The accuracy diagram, ΔVrotvr(X, Y), demonstrates the reason why the rotation curve is nicely determined along the tangent-point circle, which is a special region yielding the highest accuracy determination of rotation velocity. The diagram also suggests that the butterfly areas at l ∼ 100−135 and l ∼ 225−280 are suitable regions for outer rotation curve work using the radial-velocity method.

In the proper motion method, the most accurate measurement is obtained along the Sun-Galactic Center line, as was indeed realized by Honma et al. (2007). It must be also emphasized that the minimum error area is widely spread over l ∼ 120 − 250 in the anti-center region, as well as in the central region inside the tangent-point circle. On the other hand, the largest error occurs along the tangent-point circle, which is the singularity region in this method.

2.7. Radial-Velocity and Proper-Motion Fields

If the rotation curve is determined, we are able to measure kinematical distances of any objects in the galactic disk by applying the velocity-space transformation, assuming circular rotation of the objects (Oort et al. 1958; Nakanishi and Sofue 2003, 2006, 2015). The kinematical distance is obtained either from radial velocity or from proper motion using equations (2) and (3), and the velocities can be represented as a map on the galactic plane, as shown in figure 6.

Figure 6

Figure 6. (a) Radial velocity field vr(X, Y) with contour increment 20 km s−1 , and (b) proper motion field µ(X, Y) with contour increment 1 mas y−1. The circle near the solar orbit is for 5 mas y−1.

It may be worth to mention that the solar circle is a special ring, where the radial velocity is zero, vr = 0, whereas the proper motion µ has a constant value with

Equation 21


which yields µ = −5.26 mas y−1 for R0 = 8 kpc and V0 = 200 km s−1 .

VLBI trigonometric measurements have made it possible to apply this method to determine kinematical distance rµ. However, the radial-velocity field is currently used more commonly to map the distributions of stars and interstellar gas in the galactic plane because of its convenience.

2.8. Velocity-to-Space Transformation

If a rotation curve V(R) is obtained or assumed, the radial velocity vr of an object in the galactic disk is uniquely calculated by equation (2). Figure 6 shows a thus calculated distribution of the radial velocity, or the velocity field. Equation (2) includes the distance and longitude. Therefore, the equation can be solved inversely to determine the position of an object using its radial velocity. This procedure is called the velocity-to-space (VTS) transformation.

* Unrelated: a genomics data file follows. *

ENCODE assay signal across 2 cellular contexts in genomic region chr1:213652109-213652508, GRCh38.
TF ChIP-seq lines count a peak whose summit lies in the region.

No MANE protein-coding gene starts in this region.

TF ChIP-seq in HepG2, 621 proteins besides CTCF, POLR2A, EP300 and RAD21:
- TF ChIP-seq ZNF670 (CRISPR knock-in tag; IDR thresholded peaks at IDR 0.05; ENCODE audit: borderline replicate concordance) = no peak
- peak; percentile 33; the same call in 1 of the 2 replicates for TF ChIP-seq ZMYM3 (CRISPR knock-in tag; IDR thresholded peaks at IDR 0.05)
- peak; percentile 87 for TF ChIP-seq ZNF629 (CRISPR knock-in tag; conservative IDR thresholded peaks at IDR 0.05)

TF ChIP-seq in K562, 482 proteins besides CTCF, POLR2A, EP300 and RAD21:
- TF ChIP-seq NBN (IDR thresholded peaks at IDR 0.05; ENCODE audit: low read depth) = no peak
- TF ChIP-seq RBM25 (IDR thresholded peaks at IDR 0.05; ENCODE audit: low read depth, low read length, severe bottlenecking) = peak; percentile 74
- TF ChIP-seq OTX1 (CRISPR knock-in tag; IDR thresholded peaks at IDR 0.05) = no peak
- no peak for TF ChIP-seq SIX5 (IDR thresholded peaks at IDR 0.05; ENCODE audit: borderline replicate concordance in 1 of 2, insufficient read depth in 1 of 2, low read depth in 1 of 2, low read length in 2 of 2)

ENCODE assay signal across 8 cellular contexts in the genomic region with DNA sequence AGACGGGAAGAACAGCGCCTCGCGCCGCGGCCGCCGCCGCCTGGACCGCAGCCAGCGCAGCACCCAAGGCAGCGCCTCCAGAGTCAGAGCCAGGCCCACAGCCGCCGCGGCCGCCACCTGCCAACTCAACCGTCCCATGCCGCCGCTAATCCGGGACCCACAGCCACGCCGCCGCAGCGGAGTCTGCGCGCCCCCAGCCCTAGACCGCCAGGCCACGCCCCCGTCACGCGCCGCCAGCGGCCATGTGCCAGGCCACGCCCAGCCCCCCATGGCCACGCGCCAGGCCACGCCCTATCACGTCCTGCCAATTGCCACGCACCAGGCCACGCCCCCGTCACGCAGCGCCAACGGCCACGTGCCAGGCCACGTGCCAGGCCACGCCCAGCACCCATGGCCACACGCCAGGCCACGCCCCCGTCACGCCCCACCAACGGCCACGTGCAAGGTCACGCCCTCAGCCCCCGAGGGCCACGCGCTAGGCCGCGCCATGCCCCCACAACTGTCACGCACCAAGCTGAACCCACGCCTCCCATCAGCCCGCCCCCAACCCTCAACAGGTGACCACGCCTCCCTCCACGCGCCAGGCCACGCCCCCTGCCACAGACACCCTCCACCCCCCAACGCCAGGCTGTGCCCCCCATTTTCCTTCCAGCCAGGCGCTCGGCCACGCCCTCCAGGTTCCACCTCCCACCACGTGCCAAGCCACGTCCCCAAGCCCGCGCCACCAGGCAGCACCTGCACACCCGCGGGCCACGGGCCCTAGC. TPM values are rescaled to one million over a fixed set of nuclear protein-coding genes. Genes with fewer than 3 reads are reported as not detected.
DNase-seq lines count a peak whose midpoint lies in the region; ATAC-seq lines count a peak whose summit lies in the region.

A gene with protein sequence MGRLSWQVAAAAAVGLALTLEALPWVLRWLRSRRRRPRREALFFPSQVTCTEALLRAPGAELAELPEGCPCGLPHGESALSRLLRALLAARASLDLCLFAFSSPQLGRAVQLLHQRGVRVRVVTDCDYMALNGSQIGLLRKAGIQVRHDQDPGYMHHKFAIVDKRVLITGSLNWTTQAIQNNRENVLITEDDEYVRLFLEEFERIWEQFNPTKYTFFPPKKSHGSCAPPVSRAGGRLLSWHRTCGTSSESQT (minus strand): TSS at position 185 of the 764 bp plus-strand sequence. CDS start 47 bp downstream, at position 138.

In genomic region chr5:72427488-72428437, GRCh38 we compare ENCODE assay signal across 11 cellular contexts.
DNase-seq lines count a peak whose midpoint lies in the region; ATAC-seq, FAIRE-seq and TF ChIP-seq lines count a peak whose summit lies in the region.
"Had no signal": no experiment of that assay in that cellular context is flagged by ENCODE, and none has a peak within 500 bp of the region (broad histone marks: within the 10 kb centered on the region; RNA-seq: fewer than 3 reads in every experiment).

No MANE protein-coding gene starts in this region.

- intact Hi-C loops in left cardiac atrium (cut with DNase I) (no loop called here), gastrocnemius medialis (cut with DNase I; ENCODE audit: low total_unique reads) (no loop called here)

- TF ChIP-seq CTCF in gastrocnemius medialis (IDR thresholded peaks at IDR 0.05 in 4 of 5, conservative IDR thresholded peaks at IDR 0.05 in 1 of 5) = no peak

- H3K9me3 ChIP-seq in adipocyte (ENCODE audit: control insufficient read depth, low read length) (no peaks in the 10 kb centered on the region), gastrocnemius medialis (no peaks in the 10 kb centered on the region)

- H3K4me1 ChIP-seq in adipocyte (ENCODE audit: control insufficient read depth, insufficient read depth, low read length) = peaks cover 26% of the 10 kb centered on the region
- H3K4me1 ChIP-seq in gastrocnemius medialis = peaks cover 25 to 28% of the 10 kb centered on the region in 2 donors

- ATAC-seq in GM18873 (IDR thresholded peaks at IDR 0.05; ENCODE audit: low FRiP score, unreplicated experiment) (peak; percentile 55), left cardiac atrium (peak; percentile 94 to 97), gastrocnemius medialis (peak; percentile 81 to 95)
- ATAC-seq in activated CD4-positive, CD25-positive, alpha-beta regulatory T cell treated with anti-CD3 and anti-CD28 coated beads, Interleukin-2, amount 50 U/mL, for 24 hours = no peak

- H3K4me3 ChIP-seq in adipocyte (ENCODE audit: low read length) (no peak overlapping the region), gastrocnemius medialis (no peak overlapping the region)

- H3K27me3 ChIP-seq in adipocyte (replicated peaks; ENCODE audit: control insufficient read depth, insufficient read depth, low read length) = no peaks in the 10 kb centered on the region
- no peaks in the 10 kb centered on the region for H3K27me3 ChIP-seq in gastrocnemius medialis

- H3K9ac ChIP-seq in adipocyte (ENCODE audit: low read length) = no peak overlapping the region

By this method, the position of an object outside the solar circle is uniquely determined, but it has two-fold solutions for objects inside the solar circle. In order to solve this two-folding distance problem, further information such as apparent sizes of individual clouds and/or disk thickness is employed.

Applying the VTS transformation, galactic maps of HI and H2 gases are obtained as follows. Column densities of HI and H2 gases are related to the HI and CO line intensities as

Equation 22



Equation 23


where THI and TCO are the HI and CO line brightness temperatures, and Ci are the conversion factors, and CHI = 1.82 × 1018 [H cm−2] and CH2 ∼ 2 × 1020 f(R, Z) [H2 cm−2] are the conversion factors, and f is a correction factor depending on R (e.g. Arimoto et al. 1996).

Volume density of the gas corresponding to radial velocity vr is obtained by

Equation 24



Equation 25


These formulae enables us to create a face-on view of the ISM in the Galaxy, where the three-dimensional distribution of the volume densities of the HI and H2 gases can be mapped. Fig. 7 shows the thus obtained face-on view of the Galactic disk (Nakanishi and Sofue 2003, 2006, 2015).

Figure 7

Figure 7. [Top] 2D HI map of the Galaxy, showing the distribution of volume density of the HI gas in the galactic plane on the assumption of circular rotation of the disk (Oort and Kerr 1958). [Middle] Surface densities of HI (contours) and H2 (grey scale) gases obtained by integrating the 3D maps in the Z direction (Nakanishi and Sofue 2016). [Bottom] HI and H2 cross-section map of the Galaxy in the (X, Z) plane across the Galactic Center. Shown here are the volume densities HI (extended thick disk in gray scale) and H2 (thin disk by contours) (Sofue and Nakanishi 2016). Note, the Z axis is enlarged by a factor of 4.